Below are the steps needed to switch off kernel-mode hardware-enforced stack protection:

1) Open the Start Menu and type “Command Prompt.”

2) Right-click on it and select Run as administrator.

3) In the Command Prompt window, input the following command:

   bcdedit /set nx AlwaysOff

4) Press Enter and wait for the confirmation message stating that the operation was successful.

5) Restart your computer for the changes to take full effect.

After you perform this operation, Kernel Data Protection (KDP) technology will no longer safeguard critical parts of your system memory from being tampered with by malicious code.

To revert back to enabling kernel-mode hardware-enforced stack protection—which is strongly recommended once any testing or troubleshooting is complete—follow these same steps, but replace the AlwaysOff flag with AlwaysOn.

What to do if you can’t turn on kernel-mode hardware-enforced stack protection

If the steps above to enable kernel-mode hardware-enforced stack protection aren’t working for you, see the ideas below for some troubleshooting tips and tricks.

Use the Windows Registry

At times, flipping on kernel-mode hardware-enforced stack protection may require diving into the Windows Registry—the central hierarchy for Windows configurations. If direct activation options fail:

  1. Press the Windows key + R, type regedit, and hit Enter.
  2. Navigate to: HKEY_LOCAL_MACHINE\SYSTEM\CurrentControlSet\Control\Session Manager\Kernel\
  3. Here, look for a DWORD called DisableStackProtection.
  4. If it exists and is set to “1”, change its value to “0.”

Caution is key when tinkering with the Registry; you may want to create a backup before making any changes.

Turn on CPU virtualization in BIOS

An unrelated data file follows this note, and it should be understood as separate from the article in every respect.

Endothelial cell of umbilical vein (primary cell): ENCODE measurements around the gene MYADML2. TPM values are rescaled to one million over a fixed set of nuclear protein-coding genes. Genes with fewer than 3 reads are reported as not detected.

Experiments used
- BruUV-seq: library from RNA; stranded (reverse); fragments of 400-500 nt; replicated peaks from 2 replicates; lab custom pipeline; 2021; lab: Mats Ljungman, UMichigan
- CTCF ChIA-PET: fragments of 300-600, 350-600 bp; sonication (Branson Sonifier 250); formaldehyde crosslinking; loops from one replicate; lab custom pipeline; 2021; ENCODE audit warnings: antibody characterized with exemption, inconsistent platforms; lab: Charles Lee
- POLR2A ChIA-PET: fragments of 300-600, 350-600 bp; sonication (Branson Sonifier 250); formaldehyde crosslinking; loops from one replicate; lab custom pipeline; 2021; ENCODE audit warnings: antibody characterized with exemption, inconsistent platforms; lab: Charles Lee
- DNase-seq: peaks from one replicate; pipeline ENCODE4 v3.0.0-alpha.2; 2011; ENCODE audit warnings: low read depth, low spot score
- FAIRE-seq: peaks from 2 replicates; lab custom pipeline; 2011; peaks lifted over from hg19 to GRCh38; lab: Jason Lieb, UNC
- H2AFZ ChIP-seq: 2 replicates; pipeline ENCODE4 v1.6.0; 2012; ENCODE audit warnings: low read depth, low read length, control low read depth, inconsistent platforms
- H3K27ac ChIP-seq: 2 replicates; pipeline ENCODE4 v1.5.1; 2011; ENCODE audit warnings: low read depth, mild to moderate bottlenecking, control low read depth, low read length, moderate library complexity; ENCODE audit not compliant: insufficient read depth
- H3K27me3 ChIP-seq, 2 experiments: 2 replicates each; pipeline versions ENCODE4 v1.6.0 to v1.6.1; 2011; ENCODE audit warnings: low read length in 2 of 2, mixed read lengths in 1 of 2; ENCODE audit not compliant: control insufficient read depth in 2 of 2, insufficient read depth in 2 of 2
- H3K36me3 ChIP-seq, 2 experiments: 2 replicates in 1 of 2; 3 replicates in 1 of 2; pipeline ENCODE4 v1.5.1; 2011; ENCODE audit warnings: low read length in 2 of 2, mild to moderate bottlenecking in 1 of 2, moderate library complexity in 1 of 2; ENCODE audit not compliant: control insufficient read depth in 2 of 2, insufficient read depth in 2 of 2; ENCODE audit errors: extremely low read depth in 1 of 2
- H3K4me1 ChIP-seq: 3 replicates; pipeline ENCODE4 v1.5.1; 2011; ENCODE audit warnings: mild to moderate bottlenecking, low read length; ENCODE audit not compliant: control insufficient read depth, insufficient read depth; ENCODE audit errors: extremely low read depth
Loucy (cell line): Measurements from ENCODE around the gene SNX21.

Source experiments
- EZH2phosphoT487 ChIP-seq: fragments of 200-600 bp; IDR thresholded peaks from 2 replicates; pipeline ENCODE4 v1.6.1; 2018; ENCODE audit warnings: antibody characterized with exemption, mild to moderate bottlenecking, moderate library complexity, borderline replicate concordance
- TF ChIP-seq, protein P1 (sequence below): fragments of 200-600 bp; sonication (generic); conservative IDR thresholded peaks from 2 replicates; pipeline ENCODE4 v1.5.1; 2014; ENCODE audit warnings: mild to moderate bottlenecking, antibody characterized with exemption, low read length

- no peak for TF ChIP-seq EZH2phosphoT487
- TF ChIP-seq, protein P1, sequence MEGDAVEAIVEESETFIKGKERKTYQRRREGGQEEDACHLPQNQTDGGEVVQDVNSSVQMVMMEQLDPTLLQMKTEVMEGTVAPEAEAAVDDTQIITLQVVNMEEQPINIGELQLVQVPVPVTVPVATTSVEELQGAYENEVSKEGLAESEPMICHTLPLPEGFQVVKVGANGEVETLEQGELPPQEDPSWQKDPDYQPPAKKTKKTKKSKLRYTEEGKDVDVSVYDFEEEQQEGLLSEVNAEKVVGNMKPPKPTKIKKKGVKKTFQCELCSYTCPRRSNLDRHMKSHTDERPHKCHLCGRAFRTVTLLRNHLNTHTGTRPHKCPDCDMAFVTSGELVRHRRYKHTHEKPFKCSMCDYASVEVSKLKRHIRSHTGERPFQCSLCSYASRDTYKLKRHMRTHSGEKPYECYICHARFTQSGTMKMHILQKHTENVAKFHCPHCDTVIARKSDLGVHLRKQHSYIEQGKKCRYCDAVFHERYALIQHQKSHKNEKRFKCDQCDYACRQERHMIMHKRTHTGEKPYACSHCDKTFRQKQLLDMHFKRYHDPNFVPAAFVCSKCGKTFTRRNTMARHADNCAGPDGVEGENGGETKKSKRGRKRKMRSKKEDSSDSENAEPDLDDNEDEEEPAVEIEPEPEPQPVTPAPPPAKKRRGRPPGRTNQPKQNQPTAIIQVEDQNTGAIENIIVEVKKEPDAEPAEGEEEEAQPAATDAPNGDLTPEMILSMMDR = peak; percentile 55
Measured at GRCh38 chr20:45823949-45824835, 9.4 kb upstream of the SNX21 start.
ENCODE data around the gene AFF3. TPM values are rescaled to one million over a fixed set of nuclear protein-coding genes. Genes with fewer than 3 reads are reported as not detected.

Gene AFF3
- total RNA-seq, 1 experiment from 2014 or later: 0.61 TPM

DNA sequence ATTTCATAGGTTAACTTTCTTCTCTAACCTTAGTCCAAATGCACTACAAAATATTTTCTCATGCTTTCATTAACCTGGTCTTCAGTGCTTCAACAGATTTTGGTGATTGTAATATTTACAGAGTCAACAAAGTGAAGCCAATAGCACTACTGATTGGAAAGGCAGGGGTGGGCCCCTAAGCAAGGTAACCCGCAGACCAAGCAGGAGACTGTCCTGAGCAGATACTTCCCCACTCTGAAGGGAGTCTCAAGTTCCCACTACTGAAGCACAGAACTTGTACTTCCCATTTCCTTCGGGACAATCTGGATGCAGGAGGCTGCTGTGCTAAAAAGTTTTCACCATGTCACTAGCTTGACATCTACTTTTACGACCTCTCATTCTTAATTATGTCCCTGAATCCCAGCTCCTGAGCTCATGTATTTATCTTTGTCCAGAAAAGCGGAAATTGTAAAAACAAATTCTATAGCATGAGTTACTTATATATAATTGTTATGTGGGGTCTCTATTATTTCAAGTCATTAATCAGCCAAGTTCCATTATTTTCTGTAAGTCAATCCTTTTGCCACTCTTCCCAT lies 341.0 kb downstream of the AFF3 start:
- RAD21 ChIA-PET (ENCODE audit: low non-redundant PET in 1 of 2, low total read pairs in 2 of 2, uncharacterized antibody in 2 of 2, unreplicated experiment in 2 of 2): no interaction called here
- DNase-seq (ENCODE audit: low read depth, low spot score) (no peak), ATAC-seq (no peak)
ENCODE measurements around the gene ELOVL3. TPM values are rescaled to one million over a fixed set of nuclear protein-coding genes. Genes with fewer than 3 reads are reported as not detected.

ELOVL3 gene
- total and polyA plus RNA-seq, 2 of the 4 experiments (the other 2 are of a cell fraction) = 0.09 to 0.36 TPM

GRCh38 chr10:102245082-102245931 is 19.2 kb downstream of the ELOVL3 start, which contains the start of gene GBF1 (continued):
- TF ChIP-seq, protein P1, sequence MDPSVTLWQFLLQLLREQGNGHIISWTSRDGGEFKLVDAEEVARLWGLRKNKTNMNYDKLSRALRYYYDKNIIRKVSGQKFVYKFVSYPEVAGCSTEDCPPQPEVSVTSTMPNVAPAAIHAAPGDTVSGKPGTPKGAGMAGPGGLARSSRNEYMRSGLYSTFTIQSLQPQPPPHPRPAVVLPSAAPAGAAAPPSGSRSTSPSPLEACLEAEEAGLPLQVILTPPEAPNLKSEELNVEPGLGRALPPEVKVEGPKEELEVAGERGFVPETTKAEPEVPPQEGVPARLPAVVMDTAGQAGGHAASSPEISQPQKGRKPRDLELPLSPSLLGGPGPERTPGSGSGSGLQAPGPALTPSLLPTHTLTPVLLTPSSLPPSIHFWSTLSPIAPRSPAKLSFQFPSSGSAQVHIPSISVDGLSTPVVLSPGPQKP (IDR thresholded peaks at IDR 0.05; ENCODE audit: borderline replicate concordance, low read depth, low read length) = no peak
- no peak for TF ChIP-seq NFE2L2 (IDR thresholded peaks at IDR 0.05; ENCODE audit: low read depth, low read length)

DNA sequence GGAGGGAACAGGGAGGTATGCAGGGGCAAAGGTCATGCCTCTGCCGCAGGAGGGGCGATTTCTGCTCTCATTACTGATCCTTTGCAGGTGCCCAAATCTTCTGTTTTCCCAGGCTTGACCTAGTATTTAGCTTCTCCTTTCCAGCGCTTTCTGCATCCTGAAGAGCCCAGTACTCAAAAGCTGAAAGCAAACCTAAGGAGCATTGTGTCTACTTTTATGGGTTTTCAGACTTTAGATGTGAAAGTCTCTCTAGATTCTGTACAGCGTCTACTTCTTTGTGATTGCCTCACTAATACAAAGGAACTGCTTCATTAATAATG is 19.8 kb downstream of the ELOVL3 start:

Sometimes enabling kernel-mode hardware-enforced stack protection demands certain CPU virtualization capabilities to be active:

  • Restart your computer and enter BIOS setup (usually with the F2 or DEL key).
  • Find and navigate to the “CPU Configuration” setting or similar.
  • Search for settings named “VT-x,” “AMD-V,” or “SVM mode,” and ensure they are turned on.

Uninstall problem apps and extensions

Incompatible software might hinder kernel-mode hardware-enforced stack protection features from turning on. Check your installed applications list via the Control Panel or Settings, and identify any recent software installations that may coincide with the issue. Then uninstall these applications one by one, and attempt to enable kernel-mode hardware-enforced stack protection after each uninstallation.

Enable DEP

Data Execution Prevention (DEP), although a different security feature, plays a nice complement to kernel-mode hardware-enforced stack protection by preventing code execution from non-executable memory regions. To enable DEP:

  • Right-click “This PC,” select “Properties,” and then go to “Advanced system settings.”
  • Under “Performance,” click “Settings” and navigate to the “Data Execution Prevention” tab.
  • Choose “Turn on DEP for essential Windows programs and services only” or “Turn on DEP for all programs…”, depending on your needs.

After enabling DEP, try turning on kernel-mode hardware-enforced stack protection again.

Inspect and update drivers

Outdated or corrupt drivers may cause enabling kernel-mode hardware-enforced stack protection to fail. Here’s how you deal with them:

  • Open Device Manager (go to This PC >  Manage -> Device Manager).
  • Look through the devices, especially under the categories “Processor” and “System Devices.”
  • Right-click a device you suspect of causing issues, and select “Update driver.” You may also want to visit the device manufacturer’s website directly and download the driver.

Safeguarding your devices

Enabling kernel-mode hardware-enforced stack protection is a critical step for safeguarding your computer’s data and applications—but it’s just one action you can take to improve IT security.  If you need to oversee security on multiple devices across your organization, consider using a powerful, flexible, and robust endpoint management tool like NinjaOne. 

The NinjaOne endpoint management software helps IT departments control and monitor the devices being used within an organization. NinjaOne can do everything from software deployment and patch management to monitoring and alerting, helping you stay on top of all your devices.

Next Steps

The fundamentals of device security are critical to your overall security posture. NinjaOne makes it easy to patch, harden, secure, and backup all their devices centrally, remotely, and at scale.